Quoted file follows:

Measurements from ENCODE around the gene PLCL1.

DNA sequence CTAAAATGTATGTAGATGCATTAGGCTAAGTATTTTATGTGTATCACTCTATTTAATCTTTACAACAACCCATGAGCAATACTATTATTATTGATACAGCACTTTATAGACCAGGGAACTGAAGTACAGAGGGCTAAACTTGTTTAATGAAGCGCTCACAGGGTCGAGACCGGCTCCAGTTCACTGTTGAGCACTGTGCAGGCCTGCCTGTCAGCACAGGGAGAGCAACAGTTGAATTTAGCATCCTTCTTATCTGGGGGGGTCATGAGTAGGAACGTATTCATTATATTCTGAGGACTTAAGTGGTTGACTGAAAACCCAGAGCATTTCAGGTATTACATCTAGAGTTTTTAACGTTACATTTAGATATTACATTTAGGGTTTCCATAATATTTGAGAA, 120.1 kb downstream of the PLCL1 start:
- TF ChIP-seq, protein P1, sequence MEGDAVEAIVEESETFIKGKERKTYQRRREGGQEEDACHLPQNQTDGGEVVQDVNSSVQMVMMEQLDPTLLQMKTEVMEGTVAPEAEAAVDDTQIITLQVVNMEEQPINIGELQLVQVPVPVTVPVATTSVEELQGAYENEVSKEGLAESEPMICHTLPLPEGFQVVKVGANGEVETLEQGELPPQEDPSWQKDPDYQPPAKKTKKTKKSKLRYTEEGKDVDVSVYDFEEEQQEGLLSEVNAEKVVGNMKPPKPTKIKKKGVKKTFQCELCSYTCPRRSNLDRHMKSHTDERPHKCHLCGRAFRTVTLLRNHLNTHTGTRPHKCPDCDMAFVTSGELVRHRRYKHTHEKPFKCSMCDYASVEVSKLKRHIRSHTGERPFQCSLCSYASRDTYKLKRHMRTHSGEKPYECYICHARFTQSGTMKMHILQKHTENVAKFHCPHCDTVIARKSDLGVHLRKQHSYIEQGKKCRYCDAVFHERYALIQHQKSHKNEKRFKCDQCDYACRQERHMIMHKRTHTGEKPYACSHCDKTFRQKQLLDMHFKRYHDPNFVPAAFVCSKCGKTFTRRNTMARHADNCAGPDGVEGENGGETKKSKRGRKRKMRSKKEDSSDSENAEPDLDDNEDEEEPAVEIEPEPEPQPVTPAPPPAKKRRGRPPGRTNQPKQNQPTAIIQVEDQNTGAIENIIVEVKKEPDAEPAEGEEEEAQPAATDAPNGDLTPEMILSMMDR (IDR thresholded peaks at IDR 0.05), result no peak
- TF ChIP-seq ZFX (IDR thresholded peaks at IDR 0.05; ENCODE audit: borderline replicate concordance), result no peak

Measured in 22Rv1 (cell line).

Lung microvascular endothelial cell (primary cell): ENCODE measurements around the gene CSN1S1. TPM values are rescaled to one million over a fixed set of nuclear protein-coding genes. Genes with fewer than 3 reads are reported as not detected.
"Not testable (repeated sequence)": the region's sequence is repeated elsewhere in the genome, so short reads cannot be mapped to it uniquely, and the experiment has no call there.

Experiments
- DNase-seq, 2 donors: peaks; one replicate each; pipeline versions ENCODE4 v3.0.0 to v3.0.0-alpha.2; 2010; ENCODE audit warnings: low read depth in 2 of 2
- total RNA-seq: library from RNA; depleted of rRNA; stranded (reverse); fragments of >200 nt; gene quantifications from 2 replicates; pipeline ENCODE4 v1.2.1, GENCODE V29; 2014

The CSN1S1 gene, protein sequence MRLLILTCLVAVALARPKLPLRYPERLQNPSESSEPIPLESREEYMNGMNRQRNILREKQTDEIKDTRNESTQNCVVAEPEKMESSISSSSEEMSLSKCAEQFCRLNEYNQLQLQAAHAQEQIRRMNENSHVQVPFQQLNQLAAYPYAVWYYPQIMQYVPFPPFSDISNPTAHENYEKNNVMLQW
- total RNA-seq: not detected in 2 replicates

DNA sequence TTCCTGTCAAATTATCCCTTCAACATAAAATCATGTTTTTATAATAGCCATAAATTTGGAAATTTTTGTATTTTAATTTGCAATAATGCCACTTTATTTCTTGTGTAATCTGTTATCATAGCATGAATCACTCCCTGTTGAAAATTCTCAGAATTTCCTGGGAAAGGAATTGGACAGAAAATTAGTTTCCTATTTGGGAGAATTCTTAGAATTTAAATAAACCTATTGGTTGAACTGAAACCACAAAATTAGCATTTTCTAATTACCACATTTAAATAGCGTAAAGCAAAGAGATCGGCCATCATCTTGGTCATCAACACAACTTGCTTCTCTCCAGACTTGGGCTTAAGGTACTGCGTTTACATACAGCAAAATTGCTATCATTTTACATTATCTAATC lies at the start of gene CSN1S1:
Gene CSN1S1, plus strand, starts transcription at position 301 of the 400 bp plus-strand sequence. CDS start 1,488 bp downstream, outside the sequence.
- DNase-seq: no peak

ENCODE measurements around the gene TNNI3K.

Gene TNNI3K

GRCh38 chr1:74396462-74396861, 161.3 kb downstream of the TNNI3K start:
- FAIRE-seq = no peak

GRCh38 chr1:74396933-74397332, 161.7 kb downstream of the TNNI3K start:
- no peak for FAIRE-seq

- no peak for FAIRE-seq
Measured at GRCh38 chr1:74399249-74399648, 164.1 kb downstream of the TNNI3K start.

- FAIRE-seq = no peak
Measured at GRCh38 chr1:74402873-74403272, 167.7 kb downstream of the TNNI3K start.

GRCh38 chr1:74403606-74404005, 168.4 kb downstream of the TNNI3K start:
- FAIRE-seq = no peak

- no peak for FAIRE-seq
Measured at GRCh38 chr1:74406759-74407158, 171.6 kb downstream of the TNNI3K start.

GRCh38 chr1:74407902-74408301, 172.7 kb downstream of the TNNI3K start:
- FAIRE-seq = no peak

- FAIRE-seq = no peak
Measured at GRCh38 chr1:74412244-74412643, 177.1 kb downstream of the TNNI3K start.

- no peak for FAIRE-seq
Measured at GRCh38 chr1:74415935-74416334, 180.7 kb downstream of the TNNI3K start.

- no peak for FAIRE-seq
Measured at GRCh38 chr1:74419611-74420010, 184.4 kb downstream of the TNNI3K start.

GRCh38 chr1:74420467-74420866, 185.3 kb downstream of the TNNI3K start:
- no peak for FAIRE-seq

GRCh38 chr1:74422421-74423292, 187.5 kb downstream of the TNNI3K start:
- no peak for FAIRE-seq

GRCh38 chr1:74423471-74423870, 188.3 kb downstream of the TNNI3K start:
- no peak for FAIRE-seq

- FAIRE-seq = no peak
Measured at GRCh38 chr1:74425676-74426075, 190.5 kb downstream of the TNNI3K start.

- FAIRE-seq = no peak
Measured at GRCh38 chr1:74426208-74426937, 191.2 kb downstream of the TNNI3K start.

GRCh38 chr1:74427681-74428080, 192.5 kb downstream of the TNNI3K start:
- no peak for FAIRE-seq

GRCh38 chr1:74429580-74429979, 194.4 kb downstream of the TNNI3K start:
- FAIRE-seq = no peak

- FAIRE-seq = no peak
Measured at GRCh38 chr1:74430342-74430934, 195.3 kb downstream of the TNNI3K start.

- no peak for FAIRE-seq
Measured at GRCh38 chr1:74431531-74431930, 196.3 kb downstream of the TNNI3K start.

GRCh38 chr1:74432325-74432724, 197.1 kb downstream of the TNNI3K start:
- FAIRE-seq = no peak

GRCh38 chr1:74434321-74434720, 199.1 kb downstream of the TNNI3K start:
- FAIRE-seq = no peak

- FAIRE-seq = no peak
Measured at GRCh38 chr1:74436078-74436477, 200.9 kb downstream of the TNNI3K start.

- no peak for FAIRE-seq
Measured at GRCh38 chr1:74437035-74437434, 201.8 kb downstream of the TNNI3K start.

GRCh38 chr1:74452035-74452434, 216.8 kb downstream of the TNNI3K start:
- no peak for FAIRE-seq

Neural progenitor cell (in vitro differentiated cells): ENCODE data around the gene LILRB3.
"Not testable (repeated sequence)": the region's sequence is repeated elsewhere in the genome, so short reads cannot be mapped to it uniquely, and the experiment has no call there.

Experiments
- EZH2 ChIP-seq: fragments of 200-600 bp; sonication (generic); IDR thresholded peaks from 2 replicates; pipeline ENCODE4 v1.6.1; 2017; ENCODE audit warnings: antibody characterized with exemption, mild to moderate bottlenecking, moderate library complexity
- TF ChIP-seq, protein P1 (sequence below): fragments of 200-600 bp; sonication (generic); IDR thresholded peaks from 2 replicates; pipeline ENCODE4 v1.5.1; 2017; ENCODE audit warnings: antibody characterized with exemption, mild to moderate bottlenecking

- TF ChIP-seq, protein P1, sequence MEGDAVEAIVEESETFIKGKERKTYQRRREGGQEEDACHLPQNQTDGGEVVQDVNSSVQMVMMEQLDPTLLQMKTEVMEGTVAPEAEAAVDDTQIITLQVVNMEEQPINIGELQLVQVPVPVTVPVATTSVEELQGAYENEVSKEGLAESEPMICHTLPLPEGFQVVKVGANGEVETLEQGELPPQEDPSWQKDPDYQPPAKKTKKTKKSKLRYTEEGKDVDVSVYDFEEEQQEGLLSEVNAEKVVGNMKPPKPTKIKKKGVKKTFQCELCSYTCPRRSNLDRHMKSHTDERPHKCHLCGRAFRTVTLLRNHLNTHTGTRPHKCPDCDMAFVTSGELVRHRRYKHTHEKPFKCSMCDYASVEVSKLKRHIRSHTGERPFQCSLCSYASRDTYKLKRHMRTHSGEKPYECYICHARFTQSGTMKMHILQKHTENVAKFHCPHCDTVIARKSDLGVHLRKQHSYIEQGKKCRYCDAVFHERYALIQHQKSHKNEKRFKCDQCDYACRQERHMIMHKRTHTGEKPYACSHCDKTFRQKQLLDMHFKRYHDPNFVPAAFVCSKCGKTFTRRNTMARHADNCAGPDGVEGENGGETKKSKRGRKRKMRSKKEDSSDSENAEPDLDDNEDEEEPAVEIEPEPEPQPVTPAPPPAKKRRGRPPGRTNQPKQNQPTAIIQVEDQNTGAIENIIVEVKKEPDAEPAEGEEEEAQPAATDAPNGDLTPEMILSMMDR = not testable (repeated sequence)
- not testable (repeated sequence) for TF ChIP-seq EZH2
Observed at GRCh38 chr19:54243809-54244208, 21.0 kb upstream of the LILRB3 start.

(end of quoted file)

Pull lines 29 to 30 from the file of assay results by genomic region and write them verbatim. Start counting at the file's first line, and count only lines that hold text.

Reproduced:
Measured at GRCh38 chr1:74406759-74407158, 171.6 kb downstream of the TNNI3K start.

GRCh38 chr1:74407902-74408301, 172.7 kb downstream of the TNNI3K start: